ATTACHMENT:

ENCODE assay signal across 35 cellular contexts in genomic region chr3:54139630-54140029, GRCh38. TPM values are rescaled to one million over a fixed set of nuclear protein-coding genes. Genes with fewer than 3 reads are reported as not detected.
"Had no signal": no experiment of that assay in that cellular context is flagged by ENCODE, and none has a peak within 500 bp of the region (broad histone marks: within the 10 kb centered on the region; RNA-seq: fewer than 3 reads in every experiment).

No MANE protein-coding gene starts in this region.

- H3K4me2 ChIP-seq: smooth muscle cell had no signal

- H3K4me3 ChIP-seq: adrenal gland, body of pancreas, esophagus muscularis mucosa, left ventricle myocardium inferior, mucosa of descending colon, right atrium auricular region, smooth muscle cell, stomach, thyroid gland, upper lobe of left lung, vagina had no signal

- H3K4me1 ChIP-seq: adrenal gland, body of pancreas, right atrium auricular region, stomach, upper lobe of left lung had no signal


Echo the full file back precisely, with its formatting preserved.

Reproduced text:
ENCODE assay signal across 35 cellular contexts in genomic region chr3:54139630-54140029, GRCh38. TPM values are rescaled to one million over a fixed set of nuclear protein-coding genes. Genes with fewer than 3 reads are reported as not detected.
"Had no signal": no experiment of that assay in that cellular context is flagged by ENCODE, and none has a peak within 500 bp of the region (broad histone marks: within the 10 kb centered on the region; RNA-seq: fewer than 3 reads in every experiment).

No MANE protein-coding gene starts in this region.

- H3K4me2 ChIP-seq: smooth muscle cell had no signal

- H3K4me3 ChIP-seq: adrenal gland, body of pancreas, esophagus muscularis mucosa, left ventricle myocardium inferior, mucosa of descending colon, right atrium auricular region, smooth muscle cell, stomach, thyroid gland, upper lobe of left lung, vagina had no signal

- H3K4me1 ChIP-seq: adrenal gland, body of pancreas, right atrium auricular region, stomach, upper lobe of left lung had no signal